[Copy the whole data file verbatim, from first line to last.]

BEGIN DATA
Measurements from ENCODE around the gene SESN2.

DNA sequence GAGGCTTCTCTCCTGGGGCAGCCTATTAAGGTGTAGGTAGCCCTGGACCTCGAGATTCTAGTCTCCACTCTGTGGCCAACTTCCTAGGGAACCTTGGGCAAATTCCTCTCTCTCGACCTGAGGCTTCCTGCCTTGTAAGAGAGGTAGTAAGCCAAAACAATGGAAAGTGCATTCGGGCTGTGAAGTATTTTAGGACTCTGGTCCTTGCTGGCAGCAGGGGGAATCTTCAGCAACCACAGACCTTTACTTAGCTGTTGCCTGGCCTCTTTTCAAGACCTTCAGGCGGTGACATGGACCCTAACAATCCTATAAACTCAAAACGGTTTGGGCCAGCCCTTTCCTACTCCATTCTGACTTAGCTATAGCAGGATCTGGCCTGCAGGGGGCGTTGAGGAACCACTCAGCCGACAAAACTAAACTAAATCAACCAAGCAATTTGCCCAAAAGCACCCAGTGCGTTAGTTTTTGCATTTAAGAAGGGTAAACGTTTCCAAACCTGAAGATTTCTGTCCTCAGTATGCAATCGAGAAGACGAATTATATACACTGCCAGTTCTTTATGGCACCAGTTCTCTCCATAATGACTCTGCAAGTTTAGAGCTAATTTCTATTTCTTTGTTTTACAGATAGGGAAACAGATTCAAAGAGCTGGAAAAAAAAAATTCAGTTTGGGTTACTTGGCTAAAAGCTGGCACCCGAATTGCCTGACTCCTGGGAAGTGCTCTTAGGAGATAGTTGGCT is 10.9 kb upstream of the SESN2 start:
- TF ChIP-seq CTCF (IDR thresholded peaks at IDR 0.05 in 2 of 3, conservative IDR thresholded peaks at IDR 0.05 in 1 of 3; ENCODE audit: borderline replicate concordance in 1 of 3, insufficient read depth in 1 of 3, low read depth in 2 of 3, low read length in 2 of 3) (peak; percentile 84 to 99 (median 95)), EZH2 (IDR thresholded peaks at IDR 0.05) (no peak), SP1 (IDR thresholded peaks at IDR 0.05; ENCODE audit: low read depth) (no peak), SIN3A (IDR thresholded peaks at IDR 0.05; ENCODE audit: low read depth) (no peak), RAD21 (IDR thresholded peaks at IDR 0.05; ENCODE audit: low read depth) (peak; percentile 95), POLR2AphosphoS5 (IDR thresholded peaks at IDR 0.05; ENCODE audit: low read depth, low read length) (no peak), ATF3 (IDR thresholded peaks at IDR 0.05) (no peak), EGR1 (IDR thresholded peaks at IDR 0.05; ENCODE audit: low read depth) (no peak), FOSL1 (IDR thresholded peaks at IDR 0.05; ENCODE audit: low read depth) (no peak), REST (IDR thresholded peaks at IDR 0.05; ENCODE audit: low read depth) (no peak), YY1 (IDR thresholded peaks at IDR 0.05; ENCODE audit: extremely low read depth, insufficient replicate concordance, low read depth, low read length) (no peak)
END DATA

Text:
Measurements from ENCODE around the gene SESN2.

DNA sequence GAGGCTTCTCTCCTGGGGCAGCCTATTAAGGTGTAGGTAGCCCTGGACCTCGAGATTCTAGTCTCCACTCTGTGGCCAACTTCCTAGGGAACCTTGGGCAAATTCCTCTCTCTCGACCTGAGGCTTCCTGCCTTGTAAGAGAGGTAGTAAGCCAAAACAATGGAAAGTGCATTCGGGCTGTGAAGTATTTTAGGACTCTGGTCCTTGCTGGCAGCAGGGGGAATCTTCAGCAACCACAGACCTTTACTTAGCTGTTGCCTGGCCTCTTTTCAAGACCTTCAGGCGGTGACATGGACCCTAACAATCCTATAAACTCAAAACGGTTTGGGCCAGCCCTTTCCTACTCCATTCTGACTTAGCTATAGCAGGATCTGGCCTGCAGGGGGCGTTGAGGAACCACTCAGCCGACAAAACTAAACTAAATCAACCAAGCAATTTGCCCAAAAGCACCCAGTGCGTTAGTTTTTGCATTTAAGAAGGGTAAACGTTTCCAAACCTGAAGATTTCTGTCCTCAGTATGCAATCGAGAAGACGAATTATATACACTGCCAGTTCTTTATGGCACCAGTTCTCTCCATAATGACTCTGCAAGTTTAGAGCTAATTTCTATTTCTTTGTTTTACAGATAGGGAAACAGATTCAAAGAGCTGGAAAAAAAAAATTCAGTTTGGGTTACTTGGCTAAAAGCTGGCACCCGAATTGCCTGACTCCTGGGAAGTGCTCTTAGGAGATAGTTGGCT is 10.9 kb upstream of the SESN2 start:
- TF ChIP-seq CTCF (IDR thresholded peaks at IDR 0.05 in 2 of 3, conservative IDR thresholded peaks at IDR 0.05 in 1 of 3; ENCODE audit: borderline replicate concordance in 1 of 3, insufficient read depth in 1 of 3, low read depth in 2 of 3, low read length in 2 of 3) (peak; percentile 84 to 99 (median 95)), EZH2 (IDR thresholded peaks at IDR 0.05) (no peak), SP1 (IDR thresholded peaks at IDR 0.05; ENCODE audit: low read depth) (no peak), SIN3A (IDR thresholded peaks at IDR 0.05; ENCODE audit: low read depth) (no peak), RAD21 (IDR thresholded peaks at IDR 0.05; ENCODE audit: low read depth) (peak; percentile 95), POLR2AphosphoS5 (IDR thresholded peaks at IDR 0.05; ENCODE audit: low read depth, low read length) (no peak), ATF3 (IDR thresholded peaks at IDR 0.05) (no peak), EGR1 (IDR thresholded peaks at IDR 0.05; ENCODE audit: low read depth) (no peak), FOSL1 (IDR thresholded peaks at IDR 0.05; ENCODE audit: low read depth) (no peak), REST (IDR thresholded peaks at IDR 0.05; ENCODE audit: low read depth) (no peak), YY1 (IDR thresholded peaks at IDR 0.05; ENCODE audit: extremely low read depth, insufficient replicate concordance, low read depth, low read length) (no peak)